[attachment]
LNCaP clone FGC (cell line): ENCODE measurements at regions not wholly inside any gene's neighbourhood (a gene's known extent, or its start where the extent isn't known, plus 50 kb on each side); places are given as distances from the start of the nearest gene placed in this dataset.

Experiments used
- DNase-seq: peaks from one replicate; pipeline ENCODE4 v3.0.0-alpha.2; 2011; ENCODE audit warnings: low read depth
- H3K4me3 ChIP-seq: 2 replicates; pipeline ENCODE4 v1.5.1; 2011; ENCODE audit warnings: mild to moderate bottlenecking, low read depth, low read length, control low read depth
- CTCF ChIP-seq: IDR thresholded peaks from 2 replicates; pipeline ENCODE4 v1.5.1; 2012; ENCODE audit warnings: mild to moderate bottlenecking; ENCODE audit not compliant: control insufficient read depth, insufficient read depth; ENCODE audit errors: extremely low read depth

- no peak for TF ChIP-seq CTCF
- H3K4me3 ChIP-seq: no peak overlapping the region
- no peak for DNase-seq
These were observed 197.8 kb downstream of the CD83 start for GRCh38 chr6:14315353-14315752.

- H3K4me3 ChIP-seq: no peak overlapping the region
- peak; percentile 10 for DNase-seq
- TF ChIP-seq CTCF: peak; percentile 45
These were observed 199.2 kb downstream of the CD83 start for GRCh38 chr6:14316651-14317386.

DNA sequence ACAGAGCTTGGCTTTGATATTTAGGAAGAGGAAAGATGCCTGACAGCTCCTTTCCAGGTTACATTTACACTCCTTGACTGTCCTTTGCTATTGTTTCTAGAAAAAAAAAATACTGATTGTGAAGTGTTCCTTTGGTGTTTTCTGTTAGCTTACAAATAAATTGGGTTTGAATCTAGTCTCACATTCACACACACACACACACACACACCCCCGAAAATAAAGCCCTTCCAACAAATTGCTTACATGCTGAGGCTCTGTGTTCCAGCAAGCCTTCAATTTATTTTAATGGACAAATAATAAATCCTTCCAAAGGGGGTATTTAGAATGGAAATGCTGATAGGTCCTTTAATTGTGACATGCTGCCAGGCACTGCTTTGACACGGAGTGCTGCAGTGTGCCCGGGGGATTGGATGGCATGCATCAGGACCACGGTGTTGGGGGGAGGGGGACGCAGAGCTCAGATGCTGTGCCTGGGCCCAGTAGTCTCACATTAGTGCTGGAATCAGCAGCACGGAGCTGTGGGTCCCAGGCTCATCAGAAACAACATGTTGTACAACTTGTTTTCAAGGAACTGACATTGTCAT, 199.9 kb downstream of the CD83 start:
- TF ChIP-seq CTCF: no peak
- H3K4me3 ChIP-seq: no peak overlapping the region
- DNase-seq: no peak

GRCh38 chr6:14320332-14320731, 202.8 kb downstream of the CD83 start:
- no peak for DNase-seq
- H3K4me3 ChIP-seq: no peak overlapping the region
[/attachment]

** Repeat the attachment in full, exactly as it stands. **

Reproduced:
LNCaP clone FGC (cell line): ENCODE measurements at regions not wholly inside any gene's neighbourhood (a gene's known extent, or its start where the extent isn't known, plus 50 kb on each side); places are given as distances from the start of the nearest gene placed in this dataset.

Experiments used
- DNase-seq: peaks from one replicate; pipeline ENCODE4 v3.0.0-alpha.2; 2011; ENCODE audit warnings: low read depth
- H3K4me3 ChIP-seq: 2 replicates; pipeline ENCODE4 v1.5.1; 2011; ENCODE audit warnings: mild to moderate bottlenecking, low read depth, low read length, control low read depth
- CTCF ChIP-seq: IDR thresholded peaks from 2 replicates; pipeline ENCODE4 v1.5.1; 2012; ENCODE audit warnings: mild to moderate bottlenecking; ENCODE audit not compliant: control insufficient read depth, insufficient read depth; ENCODE audit errors: extremely low read depth

- no peak for TF ChIP-seq CTCF
- H3K4me3 ChIP-seq: no peak overlapping the region
- no peak for DNase-seq
These were observed 197.8 kb downstream of the CD83 start for GRCh38 chr6:14315353-14315752.

- H3K4me3 ChIP-seq: no peak overlapping the region
- peak; percentile 10 for DNase-seq
- TF ChIP-seq CTCF: peak; percentile 45
These were observed 199.2 kb downstream of the CD83 start for GRCh38 chr6:14316651-14317386.

DNA sequence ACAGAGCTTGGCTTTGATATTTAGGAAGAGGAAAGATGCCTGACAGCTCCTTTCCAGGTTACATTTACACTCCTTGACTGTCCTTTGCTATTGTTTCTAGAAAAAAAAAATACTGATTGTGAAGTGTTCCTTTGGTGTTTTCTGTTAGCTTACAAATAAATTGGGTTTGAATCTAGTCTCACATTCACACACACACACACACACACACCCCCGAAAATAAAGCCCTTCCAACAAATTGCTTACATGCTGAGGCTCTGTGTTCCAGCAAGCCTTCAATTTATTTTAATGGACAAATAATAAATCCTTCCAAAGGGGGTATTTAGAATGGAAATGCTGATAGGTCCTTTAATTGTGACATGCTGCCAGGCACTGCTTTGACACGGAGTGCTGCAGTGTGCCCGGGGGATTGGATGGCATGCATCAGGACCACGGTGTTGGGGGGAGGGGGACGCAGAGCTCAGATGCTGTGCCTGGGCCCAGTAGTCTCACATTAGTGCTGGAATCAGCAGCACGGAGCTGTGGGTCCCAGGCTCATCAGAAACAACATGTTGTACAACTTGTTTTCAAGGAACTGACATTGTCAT, 199.9 kb downstream of the CD83 start:
- TF ChIP-seq CTCF: no peak
- H3K4me3 ChIP-seq: no peak overlapping the region
- DNase-seq: no peak

GRCh38 chr6:14320332-14320731, 202.8 kb downstream of the CD83 start:
- no peak for DNase-seq
- H3K4me3 ChIP-seq: no peak overlapping the region